Food has lost a great deal of its value in our society; genetically modified, pesticide laden, adulterated with preservatives, food coloring and artificial flavors, then packaged and shipped over hundreds of miles over several days…all the while losing much of its nutritional value and picking up harmful toxic chemicals in the process. There are however, at least two things we can do to limit our consumption of these foods – eating locally and eating seasonally.
Eating seasonally means eating the foods that grow in the present season. So eating seasonally also ideally means eating locally – eating foods grown as close to you as possible, whether grown in your own backyard, a local community plot, or bought at your local farmer’s market. There are many benefits to eating locally. Because local foods travel shorter distances, they are fresher and therefore contain more nutrients and are richer in flavour. And with shorter distances to travel and the conservation of green spaces for farm land, local food leaves less of a carbon footprint. Eating locally also supports local economy by supporting local farmers. Increased food safety is also another benefit. A shorter distance between your food's source and your plate, and knowing where your food comes from and who grows it, all decrease the chances of contamination.
Eating with the seasons means more variety in your diet, as well. Not only does a varied diet make for more interesting and creative meals, but it also increases the range of nutrients you receive from your diet. And finally, seasonal foods naturally cater to the needs of your body with the change of seasons, while promoting the function of different organs. For example, in the winter, many root and hardier vegetables that were harvested in the late fall must be cooked to be eaten, which is perfect for keeping you warm in the cold months. While in the spring, vegetables like dandelion greens are in season. These bitter greens stimulate the liver and kidneys, helping to promote detoxification – a process to be undertaken ideally in the gentle spring weather as the temperature begins to rise.
With so many benefits for you and your community, why not challenge yourself to eat seasonally and eat locally this year? To help you get started, here is a list of foods you’ll find in season this spring!
Sensational Spring Produce available in Southern Ontario:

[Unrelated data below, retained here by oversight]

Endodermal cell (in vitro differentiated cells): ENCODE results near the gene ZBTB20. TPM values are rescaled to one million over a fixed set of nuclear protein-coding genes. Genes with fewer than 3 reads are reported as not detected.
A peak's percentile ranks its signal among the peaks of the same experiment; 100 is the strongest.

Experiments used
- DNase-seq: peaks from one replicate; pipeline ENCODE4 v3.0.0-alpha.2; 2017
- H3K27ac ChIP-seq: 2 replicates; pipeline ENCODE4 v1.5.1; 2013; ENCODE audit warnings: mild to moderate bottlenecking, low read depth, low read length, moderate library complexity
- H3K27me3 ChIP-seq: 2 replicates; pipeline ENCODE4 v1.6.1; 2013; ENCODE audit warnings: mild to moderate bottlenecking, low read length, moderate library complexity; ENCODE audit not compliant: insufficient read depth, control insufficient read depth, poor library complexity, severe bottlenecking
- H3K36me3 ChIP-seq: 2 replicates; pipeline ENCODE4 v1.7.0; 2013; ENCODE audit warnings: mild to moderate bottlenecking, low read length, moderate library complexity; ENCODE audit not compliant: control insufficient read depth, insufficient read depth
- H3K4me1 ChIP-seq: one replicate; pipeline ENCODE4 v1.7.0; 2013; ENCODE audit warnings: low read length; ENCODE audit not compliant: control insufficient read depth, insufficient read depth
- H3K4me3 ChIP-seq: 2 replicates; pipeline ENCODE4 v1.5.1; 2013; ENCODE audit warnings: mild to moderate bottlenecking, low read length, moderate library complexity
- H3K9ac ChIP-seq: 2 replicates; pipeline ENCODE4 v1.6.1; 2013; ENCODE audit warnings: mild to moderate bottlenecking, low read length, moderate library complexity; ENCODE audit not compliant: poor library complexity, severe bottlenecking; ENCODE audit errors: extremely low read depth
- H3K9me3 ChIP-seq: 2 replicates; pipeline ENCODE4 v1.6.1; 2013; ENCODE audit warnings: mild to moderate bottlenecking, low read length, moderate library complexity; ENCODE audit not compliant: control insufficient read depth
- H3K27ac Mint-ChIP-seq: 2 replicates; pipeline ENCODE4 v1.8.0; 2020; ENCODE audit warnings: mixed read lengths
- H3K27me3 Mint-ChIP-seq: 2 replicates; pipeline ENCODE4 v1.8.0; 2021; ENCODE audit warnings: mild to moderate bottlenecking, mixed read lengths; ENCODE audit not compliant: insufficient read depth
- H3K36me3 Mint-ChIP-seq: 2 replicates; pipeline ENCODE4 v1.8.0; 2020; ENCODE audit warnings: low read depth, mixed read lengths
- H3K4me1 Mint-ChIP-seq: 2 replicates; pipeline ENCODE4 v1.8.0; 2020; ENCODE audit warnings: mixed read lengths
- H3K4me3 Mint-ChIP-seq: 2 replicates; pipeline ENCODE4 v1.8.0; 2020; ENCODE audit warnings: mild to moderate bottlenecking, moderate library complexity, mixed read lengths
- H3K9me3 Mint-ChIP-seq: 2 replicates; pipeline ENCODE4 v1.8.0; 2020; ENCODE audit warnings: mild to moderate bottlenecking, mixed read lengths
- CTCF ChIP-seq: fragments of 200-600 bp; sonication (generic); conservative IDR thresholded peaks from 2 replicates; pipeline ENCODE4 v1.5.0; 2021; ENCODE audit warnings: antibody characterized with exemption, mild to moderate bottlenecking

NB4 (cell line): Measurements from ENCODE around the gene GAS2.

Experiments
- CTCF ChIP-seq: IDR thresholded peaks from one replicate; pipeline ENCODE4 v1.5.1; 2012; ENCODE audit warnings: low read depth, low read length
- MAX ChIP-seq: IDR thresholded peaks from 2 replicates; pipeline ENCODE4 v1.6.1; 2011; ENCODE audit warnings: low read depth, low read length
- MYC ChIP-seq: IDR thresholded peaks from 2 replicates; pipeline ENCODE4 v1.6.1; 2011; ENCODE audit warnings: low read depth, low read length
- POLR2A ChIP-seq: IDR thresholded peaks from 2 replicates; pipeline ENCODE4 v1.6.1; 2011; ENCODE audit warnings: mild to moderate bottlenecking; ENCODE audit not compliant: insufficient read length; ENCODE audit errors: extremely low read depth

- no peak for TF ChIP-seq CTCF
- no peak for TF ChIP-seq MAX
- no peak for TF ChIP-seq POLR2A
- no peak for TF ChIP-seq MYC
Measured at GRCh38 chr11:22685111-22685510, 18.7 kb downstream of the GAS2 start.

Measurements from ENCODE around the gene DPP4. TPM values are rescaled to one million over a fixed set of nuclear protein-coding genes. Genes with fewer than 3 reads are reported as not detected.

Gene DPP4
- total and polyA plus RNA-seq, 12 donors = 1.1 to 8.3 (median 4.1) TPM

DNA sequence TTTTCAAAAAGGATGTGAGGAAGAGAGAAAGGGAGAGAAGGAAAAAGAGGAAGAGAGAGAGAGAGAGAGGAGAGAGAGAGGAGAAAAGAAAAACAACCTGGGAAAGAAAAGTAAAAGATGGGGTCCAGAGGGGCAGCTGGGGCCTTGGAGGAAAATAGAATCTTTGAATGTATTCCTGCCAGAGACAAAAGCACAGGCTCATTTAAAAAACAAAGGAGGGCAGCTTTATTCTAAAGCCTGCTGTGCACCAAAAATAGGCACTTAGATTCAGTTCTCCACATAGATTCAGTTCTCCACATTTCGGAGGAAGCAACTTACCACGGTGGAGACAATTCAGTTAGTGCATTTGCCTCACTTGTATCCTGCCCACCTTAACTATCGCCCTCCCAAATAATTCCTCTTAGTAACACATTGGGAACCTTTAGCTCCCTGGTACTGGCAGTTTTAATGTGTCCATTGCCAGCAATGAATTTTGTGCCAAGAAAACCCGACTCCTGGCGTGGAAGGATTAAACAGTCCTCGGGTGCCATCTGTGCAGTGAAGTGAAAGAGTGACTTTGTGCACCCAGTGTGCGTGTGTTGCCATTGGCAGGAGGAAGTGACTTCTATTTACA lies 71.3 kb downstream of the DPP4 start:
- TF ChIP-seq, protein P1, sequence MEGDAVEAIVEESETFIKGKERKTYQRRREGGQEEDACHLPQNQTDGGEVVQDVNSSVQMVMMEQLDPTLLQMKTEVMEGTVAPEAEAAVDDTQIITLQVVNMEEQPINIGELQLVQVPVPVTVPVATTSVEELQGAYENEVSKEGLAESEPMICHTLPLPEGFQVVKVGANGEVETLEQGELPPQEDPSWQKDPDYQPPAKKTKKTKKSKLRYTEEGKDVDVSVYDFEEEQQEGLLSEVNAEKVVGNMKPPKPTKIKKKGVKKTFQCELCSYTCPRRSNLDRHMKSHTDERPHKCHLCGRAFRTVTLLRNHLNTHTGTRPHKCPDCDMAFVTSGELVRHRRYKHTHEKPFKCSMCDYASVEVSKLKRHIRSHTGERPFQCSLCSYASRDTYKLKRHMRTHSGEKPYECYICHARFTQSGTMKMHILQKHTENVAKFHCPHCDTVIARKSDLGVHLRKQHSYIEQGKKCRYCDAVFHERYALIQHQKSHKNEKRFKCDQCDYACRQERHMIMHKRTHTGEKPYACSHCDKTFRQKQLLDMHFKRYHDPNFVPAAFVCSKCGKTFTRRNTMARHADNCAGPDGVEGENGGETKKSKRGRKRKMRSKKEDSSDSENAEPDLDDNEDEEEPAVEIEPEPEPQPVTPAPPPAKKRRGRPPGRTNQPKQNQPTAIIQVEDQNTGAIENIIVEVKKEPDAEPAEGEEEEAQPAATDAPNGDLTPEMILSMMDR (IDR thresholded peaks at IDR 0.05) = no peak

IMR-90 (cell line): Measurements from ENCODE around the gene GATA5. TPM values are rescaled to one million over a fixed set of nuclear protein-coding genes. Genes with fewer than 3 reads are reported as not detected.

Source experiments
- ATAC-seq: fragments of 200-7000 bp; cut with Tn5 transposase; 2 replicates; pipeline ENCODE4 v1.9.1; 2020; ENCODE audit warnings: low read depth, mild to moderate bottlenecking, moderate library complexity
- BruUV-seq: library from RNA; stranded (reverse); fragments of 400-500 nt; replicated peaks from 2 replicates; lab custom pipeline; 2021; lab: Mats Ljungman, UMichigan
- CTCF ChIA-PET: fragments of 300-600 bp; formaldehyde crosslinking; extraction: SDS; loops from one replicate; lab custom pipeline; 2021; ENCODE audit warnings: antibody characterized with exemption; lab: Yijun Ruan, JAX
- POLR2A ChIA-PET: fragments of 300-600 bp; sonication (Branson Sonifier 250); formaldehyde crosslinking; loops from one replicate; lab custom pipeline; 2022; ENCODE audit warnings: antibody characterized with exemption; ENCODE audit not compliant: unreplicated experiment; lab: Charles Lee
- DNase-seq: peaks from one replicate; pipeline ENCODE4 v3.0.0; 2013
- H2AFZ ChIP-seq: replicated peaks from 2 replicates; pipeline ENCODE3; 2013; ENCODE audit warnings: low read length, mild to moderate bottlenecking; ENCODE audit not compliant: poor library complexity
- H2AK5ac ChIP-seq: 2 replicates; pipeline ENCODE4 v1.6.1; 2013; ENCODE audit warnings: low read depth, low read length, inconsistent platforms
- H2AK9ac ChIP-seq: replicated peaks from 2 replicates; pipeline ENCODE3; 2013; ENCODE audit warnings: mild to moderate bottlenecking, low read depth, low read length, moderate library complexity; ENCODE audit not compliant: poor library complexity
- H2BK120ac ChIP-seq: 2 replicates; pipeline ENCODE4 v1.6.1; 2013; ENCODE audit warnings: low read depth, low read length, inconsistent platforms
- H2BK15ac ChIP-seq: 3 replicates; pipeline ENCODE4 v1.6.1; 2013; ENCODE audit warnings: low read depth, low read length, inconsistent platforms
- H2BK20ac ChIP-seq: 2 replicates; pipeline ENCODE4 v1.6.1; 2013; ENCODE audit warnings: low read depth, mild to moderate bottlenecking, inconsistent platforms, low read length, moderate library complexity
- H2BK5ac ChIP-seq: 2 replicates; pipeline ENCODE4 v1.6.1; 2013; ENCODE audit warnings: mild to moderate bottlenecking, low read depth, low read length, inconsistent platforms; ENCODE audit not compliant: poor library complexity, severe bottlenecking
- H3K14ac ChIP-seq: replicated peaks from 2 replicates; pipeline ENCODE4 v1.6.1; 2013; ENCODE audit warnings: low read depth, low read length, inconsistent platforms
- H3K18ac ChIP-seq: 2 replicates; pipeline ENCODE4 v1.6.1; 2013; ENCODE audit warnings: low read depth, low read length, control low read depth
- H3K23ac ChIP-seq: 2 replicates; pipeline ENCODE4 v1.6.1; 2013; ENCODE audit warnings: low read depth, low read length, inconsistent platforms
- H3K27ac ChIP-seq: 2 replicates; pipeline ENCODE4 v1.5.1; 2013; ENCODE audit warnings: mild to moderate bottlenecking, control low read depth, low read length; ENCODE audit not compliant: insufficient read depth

Check out our next blog post for a spring-inspired recipie! Fresh Dandelion Greens with Roasted Squash and Toasted Hazelnuts
Article Written By Dr.Vanessa Youssef, ND Our new addition to Hillcrest Centre for Health - St Clair West!
1 small acorn or butternut squash
1 bunch dandelion greens, washed, dried and torn
1 cup unsalted, raw hazelnuts
1 tablespoon plus ½ teaspoon coconut oil, divided
3 tablespoons liquid honey, divided
4 teaspoons extra virgin olive oil
2 tablespoons apple cider vinegar
1 teaspoon plus one pinch cinnamon, divided
1 teaspoon plus one pinch paprika, divided
1 teaspoon plush one pinch chili powder, divided
Salt and pepper to taste
Preheat oven to 375 F. Rinse and dry squash and cut in half lengthwise.
Scrape out seeds (transfer these to a bowl and reserve for later) and cut each half into wedges. Arrange on a parchment paper– lined baking sheet. Dot each wedge with 1 tablespoon of coconut oil divided and season with 1 teaspoon of each spice, and salt and pepper, then drizzle 2 tablespoons honey over wedges.
Next, remove any pieces of squash from the reserved seeds and dry with paper towel. Toss with the remaining teaspoon of coconut oil, pinch of cinnamon, paprika, and chili powder, and season with salt and pepper. Spread seeds on a second baking sheet.
Transfer both the squash and the seeds to the oven. Roast the seeds for 5-10 mins, or until crisp and golden. Roast the squash for 40 minutes.
Meanwhile, toss hazelnuts in a dry skillet over medium heat until they are fragrant and their skins begin to crack (about 10 minutes). Allow to cool slightly before chopping them coarsely and setting aside.
In a small bowl, combine remaining honey with oil and vinegar. Season with salt and pepper and mix until honey dissolves.
To assemble salad, toss dandelion greens with dressing in a large bowl. Divide among 6 small plates, arranging one or two squash wedges atop the greens. Sprinkle with squash seeds and hazelnuts. Enjoy!
Modified from Bonny Reichert’s recipe found here: http://www.theglobeandmail.com/life/food-and-wine/recipes/fresh-dandelion-greens-with-roasted-squash-and-cracked-hazelnuts/article6818634/
We are super excited to announce we have created a new meetup group for the St Clair West and Port Credit community! Our group Healthy People. Healthy Living. Healthy Community. aims to spread awareness and knowledge of different topics related to health. Our events will be hosted by our Naturopathic Doctors at both Hillcrest Centre for Health locations and there will be no cost associated with most events.
Events will be focused on the topics of : Nutrition · Holistic Health · Alternative Health & Wellness · Natural Health ·Naturopathic Medicine · Health and Support · Natural Fertility · Healthy Lifestyle · Acupuncture · Stress Management & Relaxation · Herbal Medicine · Women's Health and Wellness· Exercise · Cancer · Allergies · Immunity · Children's Health · and much more!
What is a Meetup group?
Meetup is a great service that allows groups to create and post events. It helps create a local community of people who have shered interests.
How do I join?
Go to our Meetup page and register today! www.meetup.com/Healthy-People-Healthy-Living-Healthy-Community/
We have our Spring talks and community detox up already so register before spots fill up!
Welcome to the Hillcrest Centre for Health a community focused health centre offering a full spectrum of safe and effective health care services and supplements by combining a wellness clinic, healing spa and natural health boutique all in one convenient location!